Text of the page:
Back to marijuana: Support for legalizing pot stems especially from baby boomers who have experienced it. And most boomers know that they tried only marijuana. They didn’t try cocaine, heroin and acid, so by and large, this demographic is also skeptical about sensationalized reporting about pot or that it is the first stop on the road to ruin from hard-core drugs.
That’s not to say that the present boomers aren’t arguing with their 1960s selves. They may know there is no such thing as reefer madness, but despite that, they take a much more conservative approach to legalizing marijuana for their children (or grandchildren), but all the while, these kids have access to tobacco and alcohol. Of course, it might be easier for these young people to get marijuana, since unlike the legal drugs, they’re not regulated to keep them away from minors.
Unlike tobacco and alcohol, however, there’s no sales tax or sin tax on marijuana, and the hypocrisy about stimulants and addictive substances does nothing so much as cost states a lot of money. Marijuana is said to be California’s largest cash crop with revenues of $14 billion a year. In other words, a 15% tax would yield $2.1 billion in revenues for the state coffers, not even counting the benefits from the jobs that would be created.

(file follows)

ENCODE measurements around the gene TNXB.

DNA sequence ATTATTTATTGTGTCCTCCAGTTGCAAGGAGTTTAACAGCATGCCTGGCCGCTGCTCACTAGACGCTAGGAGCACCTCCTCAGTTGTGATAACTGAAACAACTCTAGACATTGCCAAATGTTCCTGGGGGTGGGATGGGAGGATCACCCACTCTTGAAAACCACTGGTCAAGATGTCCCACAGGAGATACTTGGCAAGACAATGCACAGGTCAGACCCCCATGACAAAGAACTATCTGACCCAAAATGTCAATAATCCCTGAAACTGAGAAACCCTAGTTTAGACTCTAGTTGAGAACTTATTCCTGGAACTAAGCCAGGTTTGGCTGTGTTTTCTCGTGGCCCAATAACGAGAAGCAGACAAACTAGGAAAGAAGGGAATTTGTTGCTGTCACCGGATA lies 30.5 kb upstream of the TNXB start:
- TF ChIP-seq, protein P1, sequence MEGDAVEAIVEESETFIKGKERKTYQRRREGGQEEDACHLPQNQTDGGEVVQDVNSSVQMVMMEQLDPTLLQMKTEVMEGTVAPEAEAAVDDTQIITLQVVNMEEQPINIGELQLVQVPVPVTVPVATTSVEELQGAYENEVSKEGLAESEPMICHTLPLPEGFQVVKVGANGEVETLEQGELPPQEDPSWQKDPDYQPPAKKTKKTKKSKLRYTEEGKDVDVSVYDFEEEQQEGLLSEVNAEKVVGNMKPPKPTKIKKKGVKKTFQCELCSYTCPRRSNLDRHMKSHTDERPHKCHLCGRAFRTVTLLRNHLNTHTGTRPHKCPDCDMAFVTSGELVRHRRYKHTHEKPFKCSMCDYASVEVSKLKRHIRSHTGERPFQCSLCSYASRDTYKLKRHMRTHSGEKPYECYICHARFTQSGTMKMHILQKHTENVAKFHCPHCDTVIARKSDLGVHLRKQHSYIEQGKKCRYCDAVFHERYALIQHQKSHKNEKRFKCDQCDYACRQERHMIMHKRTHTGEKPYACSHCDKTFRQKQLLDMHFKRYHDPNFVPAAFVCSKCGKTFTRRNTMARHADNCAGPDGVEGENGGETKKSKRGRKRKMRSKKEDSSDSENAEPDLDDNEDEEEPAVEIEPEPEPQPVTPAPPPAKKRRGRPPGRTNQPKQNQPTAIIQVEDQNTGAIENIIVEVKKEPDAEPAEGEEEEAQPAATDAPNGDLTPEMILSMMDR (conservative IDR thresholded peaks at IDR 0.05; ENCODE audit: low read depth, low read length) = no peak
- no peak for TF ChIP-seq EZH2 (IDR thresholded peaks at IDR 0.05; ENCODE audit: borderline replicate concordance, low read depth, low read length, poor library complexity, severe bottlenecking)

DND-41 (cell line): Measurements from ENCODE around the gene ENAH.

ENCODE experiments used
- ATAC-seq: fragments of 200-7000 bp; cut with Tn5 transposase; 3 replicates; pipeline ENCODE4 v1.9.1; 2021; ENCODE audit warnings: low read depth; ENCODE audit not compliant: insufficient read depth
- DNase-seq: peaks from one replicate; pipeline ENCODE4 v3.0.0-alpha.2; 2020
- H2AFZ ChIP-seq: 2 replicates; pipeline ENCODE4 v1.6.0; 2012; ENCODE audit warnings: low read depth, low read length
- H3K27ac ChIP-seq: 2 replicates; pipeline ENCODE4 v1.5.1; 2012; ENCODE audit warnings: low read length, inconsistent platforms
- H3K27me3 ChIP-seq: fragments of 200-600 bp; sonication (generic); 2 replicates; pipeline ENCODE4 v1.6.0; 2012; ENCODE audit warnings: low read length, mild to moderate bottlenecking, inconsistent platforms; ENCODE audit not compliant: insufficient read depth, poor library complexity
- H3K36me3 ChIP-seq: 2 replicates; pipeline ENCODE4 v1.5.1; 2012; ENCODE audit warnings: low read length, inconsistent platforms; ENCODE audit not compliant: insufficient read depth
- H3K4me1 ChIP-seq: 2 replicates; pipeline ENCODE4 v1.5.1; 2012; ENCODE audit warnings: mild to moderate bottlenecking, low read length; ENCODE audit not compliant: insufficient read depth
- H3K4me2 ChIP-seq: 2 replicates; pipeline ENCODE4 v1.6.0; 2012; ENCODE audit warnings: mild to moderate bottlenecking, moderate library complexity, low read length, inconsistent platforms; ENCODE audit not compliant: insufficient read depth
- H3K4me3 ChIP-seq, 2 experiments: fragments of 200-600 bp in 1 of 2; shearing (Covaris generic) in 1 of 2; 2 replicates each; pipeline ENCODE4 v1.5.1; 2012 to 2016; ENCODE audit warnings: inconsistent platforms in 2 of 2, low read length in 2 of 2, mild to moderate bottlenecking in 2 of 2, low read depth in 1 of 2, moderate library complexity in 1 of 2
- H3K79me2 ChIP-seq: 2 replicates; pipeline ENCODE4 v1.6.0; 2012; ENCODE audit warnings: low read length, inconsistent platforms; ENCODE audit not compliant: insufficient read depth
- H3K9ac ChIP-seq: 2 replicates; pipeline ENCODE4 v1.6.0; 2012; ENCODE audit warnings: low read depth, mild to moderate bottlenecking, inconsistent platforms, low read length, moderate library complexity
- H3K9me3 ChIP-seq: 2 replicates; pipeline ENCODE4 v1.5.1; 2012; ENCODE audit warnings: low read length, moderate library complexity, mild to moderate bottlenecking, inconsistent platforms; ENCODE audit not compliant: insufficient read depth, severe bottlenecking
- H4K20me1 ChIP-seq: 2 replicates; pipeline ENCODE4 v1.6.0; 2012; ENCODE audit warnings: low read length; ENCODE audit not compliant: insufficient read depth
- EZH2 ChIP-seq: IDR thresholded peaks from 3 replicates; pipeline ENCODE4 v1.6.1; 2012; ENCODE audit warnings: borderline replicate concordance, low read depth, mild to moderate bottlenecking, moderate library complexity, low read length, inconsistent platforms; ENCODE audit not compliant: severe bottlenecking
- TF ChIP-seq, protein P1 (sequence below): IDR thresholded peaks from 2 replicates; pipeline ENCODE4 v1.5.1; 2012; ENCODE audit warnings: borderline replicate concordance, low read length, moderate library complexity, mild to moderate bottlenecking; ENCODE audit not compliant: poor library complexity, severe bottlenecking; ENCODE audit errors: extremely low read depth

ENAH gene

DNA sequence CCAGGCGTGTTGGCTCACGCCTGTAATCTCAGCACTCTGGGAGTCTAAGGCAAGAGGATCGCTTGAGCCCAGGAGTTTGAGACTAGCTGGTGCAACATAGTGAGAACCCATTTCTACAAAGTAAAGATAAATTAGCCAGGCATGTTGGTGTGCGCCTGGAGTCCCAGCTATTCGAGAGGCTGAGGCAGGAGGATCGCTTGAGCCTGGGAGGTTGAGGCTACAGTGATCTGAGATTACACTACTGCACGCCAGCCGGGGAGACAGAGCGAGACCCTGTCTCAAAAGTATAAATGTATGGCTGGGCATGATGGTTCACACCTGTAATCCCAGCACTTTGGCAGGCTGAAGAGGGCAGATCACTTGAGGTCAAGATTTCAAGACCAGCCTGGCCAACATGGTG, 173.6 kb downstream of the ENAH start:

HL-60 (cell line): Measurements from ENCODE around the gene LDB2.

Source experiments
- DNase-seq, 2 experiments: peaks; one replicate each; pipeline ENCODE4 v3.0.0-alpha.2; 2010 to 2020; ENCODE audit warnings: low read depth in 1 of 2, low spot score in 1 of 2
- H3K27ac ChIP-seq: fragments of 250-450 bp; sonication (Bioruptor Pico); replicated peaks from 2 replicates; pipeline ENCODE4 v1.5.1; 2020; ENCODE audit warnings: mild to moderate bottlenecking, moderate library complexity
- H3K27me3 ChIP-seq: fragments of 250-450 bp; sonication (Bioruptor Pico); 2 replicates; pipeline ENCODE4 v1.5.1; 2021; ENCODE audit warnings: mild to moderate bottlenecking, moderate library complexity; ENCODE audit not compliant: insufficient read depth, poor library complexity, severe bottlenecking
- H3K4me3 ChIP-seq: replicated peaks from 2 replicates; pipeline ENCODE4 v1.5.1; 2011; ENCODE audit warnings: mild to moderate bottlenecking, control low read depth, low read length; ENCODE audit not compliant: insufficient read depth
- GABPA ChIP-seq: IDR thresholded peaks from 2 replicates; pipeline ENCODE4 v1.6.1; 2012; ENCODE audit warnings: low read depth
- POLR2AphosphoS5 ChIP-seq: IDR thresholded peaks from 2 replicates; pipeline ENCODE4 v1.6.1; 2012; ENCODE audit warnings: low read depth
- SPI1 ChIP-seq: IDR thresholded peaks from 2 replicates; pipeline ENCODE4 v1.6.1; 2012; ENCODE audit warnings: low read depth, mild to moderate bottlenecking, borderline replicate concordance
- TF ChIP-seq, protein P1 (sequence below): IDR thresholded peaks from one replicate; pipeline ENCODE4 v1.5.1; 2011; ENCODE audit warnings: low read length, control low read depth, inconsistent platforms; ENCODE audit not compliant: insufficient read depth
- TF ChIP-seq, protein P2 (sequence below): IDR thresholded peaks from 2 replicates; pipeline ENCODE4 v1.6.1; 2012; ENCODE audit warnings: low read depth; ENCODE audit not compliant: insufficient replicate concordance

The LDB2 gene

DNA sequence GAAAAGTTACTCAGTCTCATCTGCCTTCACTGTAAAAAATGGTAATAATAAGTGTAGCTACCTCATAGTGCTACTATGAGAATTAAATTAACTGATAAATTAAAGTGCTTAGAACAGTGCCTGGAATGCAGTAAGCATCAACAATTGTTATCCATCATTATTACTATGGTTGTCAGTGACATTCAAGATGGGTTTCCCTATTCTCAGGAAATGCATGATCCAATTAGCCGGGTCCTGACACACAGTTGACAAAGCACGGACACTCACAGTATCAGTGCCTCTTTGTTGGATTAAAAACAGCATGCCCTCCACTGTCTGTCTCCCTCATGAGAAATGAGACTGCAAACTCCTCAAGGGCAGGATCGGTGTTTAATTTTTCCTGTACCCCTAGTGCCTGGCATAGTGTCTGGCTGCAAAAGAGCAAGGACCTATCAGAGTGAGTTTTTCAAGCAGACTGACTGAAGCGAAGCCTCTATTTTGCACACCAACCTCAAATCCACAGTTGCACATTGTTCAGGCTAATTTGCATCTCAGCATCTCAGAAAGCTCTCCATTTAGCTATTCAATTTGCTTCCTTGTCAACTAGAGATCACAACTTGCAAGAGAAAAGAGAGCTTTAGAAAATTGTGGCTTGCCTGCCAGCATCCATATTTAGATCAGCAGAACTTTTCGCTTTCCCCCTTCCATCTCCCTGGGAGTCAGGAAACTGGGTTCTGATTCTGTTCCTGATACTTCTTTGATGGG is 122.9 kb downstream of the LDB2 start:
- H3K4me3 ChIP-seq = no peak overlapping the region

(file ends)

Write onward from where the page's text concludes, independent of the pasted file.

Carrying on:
The Right Question
In a sentence, the cost of criminalizing marijuana is simply not sustainable.
The costs are climbing and public revenues are dwindling. And research shows that European countries with much stricter drug laws than the Netherlands don’t have lower drug use, and if you’ve ever visited one of the bulldog coffee shops in Amsterdam that sell pot and hashish, it’s hard to distinguish it from an American bar serving alcohol.
In the past, the question was “why should marijuana be legal?” For us, the question now is “why should it be illegal?”